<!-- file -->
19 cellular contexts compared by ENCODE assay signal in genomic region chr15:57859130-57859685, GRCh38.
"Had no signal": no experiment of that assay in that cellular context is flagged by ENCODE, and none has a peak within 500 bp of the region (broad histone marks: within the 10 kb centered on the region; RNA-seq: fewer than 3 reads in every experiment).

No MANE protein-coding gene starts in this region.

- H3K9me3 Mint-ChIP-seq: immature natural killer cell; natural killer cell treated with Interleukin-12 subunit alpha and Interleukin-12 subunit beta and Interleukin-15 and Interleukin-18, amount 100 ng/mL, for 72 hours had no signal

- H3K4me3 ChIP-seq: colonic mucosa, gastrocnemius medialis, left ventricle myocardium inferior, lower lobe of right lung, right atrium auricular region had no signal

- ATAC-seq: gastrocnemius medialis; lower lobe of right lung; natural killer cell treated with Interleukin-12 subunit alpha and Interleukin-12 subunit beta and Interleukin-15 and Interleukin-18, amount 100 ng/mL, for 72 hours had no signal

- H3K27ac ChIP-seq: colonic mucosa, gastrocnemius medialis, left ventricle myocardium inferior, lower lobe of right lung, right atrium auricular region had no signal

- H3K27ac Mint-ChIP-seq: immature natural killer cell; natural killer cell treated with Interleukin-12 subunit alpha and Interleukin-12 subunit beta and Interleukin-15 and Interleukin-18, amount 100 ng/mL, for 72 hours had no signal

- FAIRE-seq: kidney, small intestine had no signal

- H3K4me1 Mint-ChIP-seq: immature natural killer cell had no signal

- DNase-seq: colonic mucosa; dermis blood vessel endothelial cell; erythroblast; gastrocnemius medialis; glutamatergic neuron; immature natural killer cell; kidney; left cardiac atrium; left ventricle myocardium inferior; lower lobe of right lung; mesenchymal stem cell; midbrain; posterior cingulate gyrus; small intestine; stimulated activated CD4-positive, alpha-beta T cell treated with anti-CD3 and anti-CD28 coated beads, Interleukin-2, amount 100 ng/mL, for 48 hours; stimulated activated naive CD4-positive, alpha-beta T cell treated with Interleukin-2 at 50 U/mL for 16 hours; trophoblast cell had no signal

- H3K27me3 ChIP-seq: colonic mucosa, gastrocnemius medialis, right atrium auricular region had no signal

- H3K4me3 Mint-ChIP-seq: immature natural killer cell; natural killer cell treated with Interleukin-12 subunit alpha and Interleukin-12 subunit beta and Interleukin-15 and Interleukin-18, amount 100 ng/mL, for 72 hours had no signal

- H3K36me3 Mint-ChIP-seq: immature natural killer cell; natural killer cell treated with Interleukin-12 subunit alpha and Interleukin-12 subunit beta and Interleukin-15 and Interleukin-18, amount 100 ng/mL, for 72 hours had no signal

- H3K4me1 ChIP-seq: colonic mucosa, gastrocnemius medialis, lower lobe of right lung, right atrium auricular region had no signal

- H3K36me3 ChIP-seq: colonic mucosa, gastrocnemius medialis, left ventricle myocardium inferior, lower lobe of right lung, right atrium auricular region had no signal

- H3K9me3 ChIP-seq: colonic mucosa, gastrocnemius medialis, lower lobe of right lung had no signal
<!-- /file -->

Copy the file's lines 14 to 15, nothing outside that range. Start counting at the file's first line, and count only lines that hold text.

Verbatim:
- H3K36me3 Mint-ChIP-seq: immature natural killer cell; natural killer cell treated with Interleukin-12 subunit alpha and Interleukin-12 subunit beta and Interleukin-15 and Interleukin-18, amount 100 ng/mL, for 72 hours had no signal

- H3K4me1 ChIP-seq: colonic mucosa, gastrocnemius medialis, lower lobe of right lung, right atrium auricular region had no signal